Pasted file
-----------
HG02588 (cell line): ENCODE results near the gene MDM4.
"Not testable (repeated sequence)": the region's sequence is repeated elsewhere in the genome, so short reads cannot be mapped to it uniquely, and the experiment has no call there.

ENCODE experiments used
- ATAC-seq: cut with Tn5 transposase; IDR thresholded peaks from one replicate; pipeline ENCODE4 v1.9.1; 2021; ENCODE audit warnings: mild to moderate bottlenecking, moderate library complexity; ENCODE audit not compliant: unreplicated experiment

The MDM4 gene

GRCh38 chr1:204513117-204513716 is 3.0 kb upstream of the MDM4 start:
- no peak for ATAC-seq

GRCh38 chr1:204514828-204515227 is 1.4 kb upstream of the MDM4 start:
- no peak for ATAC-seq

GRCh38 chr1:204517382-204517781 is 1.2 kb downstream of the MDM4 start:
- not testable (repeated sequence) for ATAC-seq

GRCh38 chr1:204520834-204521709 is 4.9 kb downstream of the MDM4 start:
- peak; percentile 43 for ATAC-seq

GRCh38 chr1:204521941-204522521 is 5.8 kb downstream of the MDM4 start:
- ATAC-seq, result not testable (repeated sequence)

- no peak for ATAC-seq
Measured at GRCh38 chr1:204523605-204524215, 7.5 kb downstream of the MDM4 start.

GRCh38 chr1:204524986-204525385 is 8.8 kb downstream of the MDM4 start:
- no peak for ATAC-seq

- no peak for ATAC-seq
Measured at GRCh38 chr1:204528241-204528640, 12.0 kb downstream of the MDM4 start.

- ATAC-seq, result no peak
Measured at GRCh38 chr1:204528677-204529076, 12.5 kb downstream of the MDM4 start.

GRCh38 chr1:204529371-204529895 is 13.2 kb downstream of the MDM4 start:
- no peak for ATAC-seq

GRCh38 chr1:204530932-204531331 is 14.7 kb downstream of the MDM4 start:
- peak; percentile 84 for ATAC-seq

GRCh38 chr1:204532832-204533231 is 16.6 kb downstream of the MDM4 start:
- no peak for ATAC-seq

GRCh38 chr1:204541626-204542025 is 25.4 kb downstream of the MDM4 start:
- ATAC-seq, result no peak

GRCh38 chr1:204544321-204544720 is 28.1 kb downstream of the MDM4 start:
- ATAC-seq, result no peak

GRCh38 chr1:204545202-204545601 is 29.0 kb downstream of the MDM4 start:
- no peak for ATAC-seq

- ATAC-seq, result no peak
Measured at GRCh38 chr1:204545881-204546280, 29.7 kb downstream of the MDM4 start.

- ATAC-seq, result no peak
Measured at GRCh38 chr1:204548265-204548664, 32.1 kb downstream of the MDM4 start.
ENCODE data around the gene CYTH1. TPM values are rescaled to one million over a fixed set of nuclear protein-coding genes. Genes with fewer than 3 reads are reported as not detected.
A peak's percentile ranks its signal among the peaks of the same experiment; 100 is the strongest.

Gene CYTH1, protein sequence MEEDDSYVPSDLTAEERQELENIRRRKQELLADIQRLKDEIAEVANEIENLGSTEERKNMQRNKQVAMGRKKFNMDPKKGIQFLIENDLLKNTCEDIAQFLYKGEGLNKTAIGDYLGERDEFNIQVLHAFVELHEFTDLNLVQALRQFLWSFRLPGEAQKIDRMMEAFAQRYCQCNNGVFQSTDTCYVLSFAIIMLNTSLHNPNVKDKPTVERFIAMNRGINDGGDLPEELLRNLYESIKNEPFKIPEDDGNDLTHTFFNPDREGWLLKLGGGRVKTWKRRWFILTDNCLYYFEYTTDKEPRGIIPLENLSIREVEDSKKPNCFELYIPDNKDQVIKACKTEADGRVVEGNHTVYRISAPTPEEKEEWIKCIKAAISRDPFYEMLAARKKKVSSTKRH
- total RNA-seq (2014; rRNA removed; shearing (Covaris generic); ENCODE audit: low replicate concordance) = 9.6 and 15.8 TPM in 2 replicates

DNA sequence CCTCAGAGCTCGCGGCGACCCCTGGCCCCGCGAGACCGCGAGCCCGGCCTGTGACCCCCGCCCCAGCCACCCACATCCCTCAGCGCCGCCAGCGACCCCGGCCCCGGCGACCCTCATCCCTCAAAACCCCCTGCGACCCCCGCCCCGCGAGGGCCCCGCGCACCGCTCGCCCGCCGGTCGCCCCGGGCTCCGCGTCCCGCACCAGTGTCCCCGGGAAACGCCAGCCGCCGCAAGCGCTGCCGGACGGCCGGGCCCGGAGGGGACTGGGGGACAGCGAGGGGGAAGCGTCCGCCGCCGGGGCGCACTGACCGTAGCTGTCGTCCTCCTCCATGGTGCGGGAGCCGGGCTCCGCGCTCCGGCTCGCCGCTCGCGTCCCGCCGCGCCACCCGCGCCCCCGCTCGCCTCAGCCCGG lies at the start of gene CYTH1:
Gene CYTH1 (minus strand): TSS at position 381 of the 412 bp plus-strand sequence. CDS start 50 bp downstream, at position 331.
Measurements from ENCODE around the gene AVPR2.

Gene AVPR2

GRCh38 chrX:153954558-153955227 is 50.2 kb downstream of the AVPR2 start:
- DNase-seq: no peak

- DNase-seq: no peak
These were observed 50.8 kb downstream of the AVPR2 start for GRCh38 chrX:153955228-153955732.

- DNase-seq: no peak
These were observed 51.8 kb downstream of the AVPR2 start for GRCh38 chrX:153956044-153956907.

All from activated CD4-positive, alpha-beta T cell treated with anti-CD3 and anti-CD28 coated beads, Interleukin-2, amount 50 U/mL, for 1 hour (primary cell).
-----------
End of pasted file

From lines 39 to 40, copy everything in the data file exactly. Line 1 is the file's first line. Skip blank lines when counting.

Measured at GRCh38 chr1:204548265-204548664, 32.1 kb downstream of the MDM4 start.
ENCODE data around the gene CYTH1. TPM values are rescaled to one million over a fixed set of nuclear protein-coding genes. Genes with fewer than 3 reads are reported as not detected.